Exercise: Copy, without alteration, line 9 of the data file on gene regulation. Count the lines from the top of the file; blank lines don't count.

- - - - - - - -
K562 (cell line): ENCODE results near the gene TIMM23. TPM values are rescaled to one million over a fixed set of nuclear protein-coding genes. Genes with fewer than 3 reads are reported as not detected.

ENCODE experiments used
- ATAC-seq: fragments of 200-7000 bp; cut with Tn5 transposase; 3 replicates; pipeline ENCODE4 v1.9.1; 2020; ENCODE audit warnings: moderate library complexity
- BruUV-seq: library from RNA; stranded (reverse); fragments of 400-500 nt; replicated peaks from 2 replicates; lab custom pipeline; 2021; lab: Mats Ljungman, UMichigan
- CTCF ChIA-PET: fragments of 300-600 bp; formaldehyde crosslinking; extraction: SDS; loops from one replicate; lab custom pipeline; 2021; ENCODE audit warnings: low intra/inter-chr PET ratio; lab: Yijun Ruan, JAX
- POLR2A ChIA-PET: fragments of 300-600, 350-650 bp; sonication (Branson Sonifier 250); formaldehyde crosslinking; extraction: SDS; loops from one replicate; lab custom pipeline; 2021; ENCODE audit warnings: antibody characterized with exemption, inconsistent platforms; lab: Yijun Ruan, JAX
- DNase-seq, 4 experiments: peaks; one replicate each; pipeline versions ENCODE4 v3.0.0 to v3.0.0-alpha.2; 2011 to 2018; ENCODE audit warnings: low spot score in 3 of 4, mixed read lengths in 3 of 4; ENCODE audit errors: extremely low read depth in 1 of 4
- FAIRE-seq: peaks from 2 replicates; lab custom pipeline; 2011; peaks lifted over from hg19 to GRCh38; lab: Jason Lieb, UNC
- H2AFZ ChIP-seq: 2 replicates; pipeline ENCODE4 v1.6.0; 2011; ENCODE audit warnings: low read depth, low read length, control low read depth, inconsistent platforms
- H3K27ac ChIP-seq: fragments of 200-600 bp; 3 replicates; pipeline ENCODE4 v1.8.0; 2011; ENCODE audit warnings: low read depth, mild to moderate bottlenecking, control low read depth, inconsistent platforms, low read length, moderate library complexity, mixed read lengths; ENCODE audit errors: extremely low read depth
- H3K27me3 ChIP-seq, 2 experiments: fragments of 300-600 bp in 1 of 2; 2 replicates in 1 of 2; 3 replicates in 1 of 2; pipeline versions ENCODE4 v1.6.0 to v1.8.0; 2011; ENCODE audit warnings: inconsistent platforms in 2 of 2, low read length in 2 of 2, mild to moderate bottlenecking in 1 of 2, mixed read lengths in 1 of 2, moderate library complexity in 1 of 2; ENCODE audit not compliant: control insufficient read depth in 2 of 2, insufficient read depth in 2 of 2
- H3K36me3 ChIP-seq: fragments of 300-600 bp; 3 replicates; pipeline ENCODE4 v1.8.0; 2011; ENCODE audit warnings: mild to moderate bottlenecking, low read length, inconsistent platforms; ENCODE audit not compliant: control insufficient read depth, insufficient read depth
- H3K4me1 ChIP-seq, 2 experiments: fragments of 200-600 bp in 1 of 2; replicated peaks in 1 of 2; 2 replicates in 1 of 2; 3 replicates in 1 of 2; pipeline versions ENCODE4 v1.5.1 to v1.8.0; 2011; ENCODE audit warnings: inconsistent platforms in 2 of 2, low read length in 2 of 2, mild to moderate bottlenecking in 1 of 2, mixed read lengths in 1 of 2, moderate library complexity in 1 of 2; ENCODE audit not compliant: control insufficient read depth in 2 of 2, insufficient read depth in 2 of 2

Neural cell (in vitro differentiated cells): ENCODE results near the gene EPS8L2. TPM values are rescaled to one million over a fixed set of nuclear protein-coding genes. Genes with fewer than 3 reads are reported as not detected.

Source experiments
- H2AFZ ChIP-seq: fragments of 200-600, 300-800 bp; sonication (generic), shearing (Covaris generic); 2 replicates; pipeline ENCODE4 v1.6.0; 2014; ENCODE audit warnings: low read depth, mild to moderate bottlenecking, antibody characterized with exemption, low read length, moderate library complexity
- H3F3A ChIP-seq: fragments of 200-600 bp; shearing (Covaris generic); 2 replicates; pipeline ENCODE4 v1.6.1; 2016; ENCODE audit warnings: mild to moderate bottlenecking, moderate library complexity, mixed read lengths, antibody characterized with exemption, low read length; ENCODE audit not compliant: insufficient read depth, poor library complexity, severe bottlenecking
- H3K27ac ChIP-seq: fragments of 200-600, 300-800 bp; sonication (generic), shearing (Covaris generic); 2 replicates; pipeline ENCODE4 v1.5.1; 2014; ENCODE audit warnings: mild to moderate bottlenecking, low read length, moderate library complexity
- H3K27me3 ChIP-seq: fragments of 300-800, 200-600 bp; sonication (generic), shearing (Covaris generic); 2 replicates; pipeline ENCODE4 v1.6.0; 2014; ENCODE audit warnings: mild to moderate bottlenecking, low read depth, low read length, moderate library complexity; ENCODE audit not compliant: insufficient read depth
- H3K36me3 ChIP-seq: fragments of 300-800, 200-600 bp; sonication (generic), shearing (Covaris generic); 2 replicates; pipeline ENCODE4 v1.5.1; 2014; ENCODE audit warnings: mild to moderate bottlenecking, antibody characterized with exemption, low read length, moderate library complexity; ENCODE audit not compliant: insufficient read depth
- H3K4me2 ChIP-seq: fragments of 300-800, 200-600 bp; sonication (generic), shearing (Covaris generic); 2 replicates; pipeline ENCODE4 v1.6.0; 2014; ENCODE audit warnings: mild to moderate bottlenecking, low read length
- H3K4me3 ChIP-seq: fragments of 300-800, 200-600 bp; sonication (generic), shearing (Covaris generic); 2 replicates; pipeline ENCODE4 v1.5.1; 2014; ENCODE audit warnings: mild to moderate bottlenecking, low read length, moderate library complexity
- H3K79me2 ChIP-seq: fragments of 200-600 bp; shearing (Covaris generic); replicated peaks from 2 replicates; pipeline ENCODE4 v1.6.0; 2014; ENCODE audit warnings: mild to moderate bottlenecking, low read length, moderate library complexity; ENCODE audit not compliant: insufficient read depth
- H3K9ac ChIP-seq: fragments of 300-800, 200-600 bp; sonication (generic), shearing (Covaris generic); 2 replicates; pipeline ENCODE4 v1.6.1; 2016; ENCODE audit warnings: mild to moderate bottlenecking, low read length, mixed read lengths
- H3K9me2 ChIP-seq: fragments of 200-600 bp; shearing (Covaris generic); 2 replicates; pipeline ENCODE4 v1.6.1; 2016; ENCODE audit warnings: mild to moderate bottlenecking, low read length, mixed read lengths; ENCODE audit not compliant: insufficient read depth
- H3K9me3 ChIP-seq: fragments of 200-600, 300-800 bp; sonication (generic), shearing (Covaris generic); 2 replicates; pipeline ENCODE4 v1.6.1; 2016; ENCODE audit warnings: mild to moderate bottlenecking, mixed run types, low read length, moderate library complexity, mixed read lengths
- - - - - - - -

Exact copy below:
- H2AFZ ChIP-seq: 2 replicates; pipeline ENCODE4 v1.6.0; 2011; ENCODE audit warnings: low read depth, low read length, control low read depth, inconsistent platforms